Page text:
United Nations' ITU Stirs Up Fears of Global Internet Regulation

By: Qichen Zhang on 9 March 2012

Another international attempt at reigning in copyright infringement could turn into a scary aftermath of SOPA and PIPA, critics say. The United Nations recently proposed an increase in Internet regulation powers for the International Telecommunications Union, a move that Eric Schmidt of Google called "a disaster." This renegotiation of the 1988 ITR treaty, supported by a number of countries including Brazil, Russia, India, and China, creates new international legal rules that would allow countries in the union to censor content and monitor users' online activities. They also asked for a "cyber arms control treaty."

Currently, the ITU encompasses over 190 member states. Supporters of the proposal and their allies seek to extend the jurisdiction of the ITU. If passed, the proposal would give considerably more power to the international organization to patrol activity online, including:

  • Allowing foreign phone companies to charge fees for "international" Internet traffic, perhaps even on a "per-click" basis for certain Web destinations, with the goal of generating revenue for state-owned phone companies and government treasuries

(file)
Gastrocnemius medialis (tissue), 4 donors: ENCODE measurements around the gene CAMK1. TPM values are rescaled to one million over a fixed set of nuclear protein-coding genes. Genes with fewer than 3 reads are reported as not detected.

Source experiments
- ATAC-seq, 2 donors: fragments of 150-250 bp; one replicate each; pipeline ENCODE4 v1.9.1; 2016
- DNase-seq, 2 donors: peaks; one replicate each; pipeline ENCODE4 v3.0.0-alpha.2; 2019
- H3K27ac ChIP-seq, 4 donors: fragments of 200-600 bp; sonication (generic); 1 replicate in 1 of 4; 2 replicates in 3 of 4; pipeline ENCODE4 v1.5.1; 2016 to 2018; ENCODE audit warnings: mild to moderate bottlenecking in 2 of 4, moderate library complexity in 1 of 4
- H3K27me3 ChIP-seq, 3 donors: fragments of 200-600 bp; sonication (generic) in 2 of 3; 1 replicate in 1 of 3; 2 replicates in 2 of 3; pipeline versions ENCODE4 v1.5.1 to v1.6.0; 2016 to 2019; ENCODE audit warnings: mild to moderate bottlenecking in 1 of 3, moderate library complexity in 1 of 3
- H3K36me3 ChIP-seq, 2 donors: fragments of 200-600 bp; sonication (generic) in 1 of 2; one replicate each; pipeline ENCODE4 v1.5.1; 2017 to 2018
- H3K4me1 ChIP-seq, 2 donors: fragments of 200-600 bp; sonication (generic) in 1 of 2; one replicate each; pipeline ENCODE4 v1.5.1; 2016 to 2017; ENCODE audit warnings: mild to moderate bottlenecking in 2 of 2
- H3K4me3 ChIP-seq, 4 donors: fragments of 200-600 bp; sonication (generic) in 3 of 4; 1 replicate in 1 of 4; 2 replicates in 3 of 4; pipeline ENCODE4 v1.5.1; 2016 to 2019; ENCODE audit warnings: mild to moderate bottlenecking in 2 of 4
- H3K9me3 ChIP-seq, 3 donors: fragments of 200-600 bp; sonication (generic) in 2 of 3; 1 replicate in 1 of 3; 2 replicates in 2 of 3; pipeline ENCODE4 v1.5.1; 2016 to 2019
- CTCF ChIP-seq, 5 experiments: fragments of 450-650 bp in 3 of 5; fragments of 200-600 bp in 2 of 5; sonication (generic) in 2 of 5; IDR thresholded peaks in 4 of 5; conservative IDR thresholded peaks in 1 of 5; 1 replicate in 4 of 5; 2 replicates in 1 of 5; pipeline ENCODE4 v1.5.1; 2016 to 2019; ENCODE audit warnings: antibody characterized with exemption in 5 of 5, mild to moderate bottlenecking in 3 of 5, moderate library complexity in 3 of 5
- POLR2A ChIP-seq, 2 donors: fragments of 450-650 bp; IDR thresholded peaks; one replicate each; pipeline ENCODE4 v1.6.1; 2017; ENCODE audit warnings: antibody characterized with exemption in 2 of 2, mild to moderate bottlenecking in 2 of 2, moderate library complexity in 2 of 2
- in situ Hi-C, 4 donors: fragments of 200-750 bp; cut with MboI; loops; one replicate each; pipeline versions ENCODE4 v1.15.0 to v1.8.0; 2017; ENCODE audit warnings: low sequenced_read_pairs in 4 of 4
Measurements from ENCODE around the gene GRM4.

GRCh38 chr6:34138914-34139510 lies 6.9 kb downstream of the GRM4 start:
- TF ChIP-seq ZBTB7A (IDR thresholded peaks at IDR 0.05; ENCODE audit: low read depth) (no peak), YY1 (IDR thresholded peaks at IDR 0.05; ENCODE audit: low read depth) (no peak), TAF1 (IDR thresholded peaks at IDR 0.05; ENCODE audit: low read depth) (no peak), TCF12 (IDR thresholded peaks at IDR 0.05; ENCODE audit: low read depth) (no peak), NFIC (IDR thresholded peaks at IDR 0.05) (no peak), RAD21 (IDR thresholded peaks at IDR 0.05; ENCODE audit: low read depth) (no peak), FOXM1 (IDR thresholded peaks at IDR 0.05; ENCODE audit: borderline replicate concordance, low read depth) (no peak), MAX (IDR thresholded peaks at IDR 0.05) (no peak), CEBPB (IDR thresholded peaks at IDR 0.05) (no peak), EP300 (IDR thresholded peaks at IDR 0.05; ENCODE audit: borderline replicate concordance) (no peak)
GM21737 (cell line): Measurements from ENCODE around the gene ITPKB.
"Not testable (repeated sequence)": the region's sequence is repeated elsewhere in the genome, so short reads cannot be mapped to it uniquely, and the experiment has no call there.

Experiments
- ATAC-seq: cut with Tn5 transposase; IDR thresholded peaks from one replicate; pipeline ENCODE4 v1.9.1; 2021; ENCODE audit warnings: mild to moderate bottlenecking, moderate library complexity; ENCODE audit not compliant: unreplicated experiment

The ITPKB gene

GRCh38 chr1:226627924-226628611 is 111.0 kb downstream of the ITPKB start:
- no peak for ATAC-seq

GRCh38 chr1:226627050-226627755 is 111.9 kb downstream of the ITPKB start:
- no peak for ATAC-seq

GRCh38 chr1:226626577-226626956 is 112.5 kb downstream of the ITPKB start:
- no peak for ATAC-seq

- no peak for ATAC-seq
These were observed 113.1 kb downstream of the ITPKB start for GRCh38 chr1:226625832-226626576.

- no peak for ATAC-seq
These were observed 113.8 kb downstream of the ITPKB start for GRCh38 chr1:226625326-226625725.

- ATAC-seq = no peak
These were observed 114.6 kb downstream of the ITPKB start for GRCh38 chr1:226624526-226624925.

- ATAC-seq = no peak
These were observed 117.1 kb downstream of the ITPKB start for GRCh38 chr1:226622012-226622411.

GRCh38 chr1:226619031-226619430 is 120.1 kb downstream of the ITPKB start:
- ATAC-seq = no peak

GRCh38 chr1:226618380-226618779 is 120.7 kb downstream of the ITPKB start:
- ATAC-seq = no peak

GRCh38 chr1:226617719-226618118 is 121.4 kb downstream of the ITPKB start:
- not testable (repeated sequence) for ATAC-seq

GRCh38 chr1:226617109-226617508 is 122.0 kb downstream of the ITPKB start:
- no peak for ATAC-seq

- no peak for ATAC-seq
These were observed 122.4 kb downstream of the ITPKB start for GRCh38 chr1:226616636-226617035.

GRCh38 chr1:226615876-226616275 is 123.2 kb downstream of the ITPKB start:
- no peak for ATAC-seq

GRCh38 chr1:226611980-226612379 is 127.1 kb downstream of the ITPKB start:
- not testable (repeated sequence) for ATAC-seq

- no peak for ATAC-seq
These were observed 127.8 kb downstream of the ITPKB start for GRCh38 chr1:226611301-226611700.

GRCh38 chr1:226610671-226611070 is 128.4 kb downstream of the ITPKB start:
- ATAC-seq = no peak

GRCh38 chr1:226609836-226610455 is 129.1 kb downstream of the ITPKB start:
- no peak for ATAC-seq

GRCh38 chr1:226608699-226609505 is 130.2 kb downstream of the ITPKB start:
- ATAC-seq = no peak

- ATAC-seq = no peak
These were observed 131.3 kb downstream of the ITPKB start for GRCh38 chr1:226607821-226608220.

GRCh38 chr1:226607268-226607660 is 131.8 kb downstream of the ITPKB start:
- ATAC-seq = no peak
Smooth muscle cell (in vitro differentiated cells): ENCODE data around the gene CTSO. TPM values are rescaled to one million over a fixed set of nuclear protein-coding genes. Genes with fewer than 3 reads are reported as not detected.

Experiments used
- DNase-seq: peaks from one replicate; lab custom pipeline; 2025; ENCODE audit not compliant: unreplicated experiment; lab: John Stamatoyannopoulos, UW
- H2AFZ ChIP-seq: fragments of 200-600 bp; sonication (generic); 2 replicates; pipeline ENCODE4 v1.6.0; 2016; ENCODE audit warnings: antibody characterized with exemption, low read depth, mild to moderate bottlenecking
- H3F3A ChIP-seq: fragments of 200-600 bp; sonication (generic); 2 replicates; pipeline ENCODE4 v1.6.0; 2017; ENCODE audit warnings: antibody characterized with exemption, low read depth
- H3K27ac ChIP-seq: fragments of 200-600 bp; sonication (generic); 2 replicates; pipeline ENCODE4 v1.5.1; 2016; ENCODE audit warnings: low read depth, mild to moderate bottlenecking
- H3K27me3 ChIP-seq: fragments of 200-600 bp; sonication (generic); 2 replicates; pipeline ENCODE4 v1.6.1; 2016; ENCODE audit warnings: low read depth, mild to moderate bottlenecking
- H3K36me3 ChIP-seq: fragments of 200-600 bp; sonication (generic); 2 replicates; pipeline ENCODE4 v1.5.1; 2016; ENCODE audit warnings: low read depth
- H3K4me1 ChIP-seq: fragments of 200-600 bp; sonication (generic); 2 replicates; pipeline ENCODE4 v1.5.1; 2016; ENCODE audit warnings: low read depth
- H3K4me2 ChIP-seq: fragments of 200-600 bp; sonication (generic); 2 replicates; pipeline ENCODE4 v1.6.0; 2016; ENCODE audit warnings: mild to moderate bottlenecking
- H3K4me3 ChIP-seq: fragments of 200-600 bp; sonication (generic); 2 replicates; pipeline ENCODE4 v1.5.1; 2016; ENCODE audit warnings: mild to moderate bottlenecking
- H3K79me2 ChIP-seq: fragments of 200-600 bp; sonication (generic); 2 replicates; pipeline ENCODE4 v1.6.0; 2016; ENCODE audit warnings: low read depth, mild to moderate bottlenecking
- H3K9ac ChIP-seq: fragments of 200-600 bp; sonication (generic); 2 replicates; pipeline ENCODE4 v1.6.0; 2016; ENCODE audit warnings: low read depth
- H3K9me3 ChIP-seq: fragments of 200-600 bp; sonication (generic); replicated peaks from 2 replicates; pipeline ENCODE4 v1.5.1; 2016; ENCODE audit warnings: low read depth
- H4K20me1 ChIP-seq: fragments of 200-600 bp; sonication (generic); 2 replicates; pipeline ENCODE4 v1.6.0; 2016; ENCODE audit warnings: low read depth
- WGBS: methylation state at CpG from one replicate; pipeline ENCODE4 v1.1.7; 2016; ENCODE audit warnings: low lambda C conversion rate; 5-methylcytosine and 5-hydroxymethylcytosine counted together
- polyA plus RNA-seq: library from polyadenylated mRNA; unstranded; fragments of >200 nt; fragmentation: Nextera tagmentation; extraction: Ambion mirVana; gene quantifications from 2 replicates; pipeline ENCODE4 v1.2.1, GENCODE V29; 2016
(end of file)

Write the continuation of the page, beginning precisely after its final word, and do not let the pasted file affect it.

• Imposing economic regulations such as mandates for rates, terms and conditions for currently unregulated traffic-swapping agreements known as "peering"
  • Regulating international mobile roaming rates and practices

Supporters of an open Internet are harshly critical of the proposal. Robert McDowell, an FCC commissioner, commented that countries like Brazil and China are using this chance to conflate cybersecurity with the United Nations, to impose censorship on a global scale, and to make this type of patrolling internationally legitimate. In an interview, Schmidt warned, "Be very, very careful about moves which seem logical, but have the effect of balkanising the Internet." Vint Cerf, Google's "Chief Evangelist" and renowned computer scientist, said, "We don't believe governments should be allowed to grant themselves a monopoly on Internet governance." Edward Black on HuffPo implored people to fight back: "Those who value Internet freedom around the world need to spread the word and encourage their country to reject upcoming pressure to alter international regulations to control the Internet and its users."

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